The importance of high-quality, objective, and universal ACS data for public and private sector decision-makers cannot be overstated. The federal government alone allocates more than $450 billion annually in program funds to state and local governments based in whole or in part on ACS data.(2) Federal law, directly or indirectly, requires all of the information gathered in the ACS (i.e. Congress requested the data directly, or created a program that relies on data for implementation, enforcement, or monitoring, and the census or ACS are the only sources). We should not jeopardize the fair and wise allocation of limited taxpayer dollars by undermining the only source of reliable data to guide those allocations, not to mention decisions on whether even to continue certain programs.
In addition, the Voting Rights Act relies on ACS data to make determinations under section 203, which requires jurisdictions with a high percentage of people who are not English language proficient to offer bilingual voting materials. Both the government and business sector rely on ACS data to help ensure appropriate employment opportunities for racial minorities, disabled persons, and veterans.
Equally important, businesses of all sizes rely on ACS data every day to make vital decisions about where to locate and expand, what goods and services to offer, the scope of employee training needed, and long term investment opportunities. Nonprofit organizations use the ACS to guide services to those most in need and to measure the success of their programs.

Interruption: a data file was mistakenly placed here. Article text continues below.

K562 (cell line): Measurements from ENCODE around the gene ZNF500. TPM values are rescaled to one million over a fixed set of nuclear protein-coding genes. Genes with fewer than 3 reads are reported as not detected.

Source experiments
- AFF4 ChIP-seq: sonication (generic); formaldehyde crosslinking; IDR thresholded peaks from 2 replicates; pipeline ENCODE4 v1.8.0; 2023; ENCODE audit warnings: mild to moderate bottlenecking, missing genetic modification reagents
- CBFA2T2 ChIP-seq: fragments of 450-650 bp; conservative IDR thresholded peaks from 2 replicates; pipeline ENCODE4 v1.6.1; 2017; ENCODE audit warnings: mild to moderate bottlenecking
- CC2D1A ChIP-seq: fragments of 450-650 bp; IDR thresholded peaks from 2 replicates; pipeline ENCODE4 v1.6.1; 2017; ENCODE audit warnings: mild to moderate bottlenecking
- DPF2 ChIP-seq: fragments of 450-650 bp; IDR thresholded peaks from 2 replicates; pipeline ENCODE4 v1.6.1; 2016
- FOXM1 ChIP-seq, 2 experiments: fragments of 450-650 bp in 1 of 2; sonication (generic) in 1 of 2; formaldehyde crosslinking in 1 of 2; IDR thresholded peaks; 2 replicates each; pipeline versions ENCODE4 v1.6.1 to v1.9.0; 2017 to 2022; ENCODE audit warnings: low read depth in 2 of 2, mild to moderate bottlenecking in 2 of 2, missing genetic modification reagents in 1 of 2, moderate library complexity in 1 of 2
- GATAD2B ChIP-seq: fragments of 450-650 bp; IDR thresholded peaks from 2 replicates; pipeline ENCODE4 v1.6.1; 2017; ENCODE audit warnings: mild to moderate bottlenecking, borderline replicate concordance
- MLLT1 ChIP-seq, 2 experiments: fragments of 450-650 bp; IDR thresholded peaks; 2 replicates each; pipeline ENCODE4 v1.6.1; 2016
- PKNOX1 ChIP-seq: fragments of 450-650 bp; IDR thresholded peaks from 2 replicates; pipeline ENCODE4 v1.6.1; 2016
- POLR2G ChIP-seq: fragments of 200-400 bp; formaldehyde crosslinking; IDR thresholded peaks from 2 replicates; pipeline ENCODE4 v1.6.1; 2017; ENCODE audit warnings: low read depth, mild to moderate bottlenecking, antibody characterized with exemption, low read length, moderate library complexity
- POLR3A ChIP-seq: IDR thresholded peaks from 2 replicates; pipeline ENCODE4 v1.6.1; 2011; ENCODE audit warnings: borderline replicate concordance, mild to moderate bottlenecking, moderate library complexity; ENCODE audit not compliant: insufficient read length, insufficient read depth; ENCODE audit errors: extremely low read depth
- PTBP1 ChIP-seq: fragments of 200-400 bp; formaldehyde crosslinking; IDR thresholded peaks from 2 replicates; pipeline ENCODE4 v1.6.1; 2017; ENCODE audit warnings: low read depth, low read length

For these reasons, we urge your subcommittee to view any proposal to make the American Community Survey voluntary with great caution. Such a change would have serious adverse consequences that could leave the nation in a precarious decision-making vacuum and hinder its economic recovery and future growth.
American Association of Public Opinion Research
American Sociological Association
American Statistical Association
Asian American Justice Center, member of Asian American Center for Advancing
Association of Population Centers
Association of Public Data Users (APDU)
Charlotte (N.C.) Chamber of Commerce
Coalition on Human Needs
Community Action Partnership
Consortium of Social Science Associations
Council for Community & Economic Research (C2ER)
Council of Professional Associations on Federal Statistics
Leadership Conference on Civil and Human Rights
Marketing Research Association (MRA)
National Association for Business Economics
National Association of Latino Elected and Appointed Officials (NALEO) Educational
National Congress of American Indians
National Education Association
National Multi Housing Council
North Carolina Housing Finance Agency
Population Association of America
Population Reference Bureau
Prison Policy Initiative
South Asian Americans Leading Together (SAALT)
Southeast Michigan Census Council
1. “Meeting 21st Century Data Needs - Implementing the American Community Survey, Report 3: Testing the Use of Voluntary Methods” (Dec. 2003) (http://www.census.gov/acs/www/Downloads/Report03.pdf) and an update,
“Report 11: Testing Voluntary Methods -- Additional Results” (Dec. 2004)
2. Reamer, Andrew, “Surveying for Dollars: The Role of the American Community Survey in the Geographic Distribution of Federal Funds,” The Brookings Institution, July 2010.